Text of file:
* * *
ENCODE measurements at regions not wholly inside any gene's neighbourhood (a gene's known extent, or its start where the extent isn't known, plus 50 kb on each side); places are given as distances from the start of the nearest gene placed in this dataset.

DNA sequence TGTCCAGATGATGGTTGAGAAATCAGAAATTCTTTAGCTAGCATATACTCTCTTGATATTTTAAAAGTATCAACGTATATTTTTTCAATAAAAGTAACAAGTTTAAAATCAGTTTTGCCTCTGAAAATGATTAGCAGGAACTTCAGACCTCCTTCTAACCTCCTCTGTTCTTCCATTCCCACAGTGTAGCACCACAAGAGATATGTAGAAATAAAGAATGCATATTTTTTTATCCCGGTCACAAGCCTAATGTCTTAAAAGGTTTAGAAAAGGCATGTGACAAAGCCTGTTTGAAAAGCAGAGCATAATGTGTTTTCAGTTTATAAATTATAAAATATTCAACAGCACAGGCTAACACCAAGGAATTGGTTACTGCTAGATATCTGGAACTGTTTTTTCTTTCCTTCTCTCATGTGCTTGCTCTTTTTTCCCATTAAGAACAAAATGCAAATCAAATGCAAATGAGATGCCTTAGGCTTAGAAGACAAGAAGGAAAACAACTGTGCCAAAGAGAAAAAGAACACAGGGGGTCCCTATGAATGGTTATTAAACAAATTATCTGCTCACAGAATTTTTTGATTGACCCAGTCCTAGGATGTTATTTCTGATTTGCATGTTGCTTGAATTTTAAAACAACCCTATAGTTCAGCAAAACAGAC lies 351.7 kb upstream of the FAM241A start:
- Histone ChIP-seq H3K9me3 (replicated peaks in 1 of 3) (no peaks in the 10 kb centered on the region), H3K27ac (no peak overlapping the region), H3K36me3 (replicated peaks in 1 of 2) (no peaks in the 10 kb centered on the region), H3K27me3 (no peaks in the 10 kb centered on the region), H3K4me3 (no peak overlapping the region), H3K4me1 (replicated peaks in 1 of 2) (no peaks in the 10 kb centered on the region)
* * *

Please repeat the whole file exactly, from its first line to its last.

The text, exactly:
ENCODE measurements at regions not wholly inside any gene's neighbourhood (a gene's known extent, or its start where the extent isn't known, plus 50 kb on each side); places are given as distances from the start of the nearest gene placed in this dataset.

DNA sequence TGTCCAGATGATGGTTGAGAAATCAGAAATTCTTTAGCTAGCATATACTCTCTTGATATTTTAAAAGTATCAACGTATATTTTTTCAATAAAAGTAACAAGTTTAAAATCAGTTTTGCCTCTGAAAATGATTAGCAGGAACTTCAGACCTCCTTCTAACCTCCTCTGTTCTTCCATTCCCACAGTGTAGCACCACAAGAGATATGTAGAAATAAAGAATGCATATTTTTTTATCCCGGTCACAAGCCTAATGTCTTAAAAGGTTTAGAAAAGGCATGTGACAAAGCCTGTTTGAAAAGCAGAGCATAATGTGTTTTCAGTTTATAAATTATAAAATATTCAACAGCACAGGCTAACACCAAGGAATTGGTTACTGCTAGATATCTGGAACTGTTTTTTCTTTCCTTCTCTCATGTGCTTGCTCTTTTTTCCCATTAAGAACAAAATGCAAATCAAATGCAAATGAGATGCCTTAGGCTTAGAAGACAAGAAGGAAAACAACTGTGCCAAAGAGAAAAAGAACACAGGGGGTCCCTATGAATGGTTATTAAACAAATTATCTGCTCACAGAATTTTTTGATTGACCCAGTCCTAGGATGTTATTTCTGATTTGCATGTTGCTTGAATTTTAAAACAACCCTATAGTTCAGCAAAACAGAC lies 351.7 kb upstream of the FAM241A start:
- Histone ChIP-seq H3K9me3 (replicated peaks in 1 of 3) (no peaks in the 10 kb centered on the region), H3K27ac (no peak overlapping the region), H3K36me3 (replicated peaks in 1 of 2) (no peaks in the 10 kb centered on the region), H3K27me3 (no peaks in the 10 kb centered on the region), H3K4me3 (no peak overlapping the region), H3K4me1 (replicated peaks in 1 of 2) (no peaks in the 10 kb centered on the region)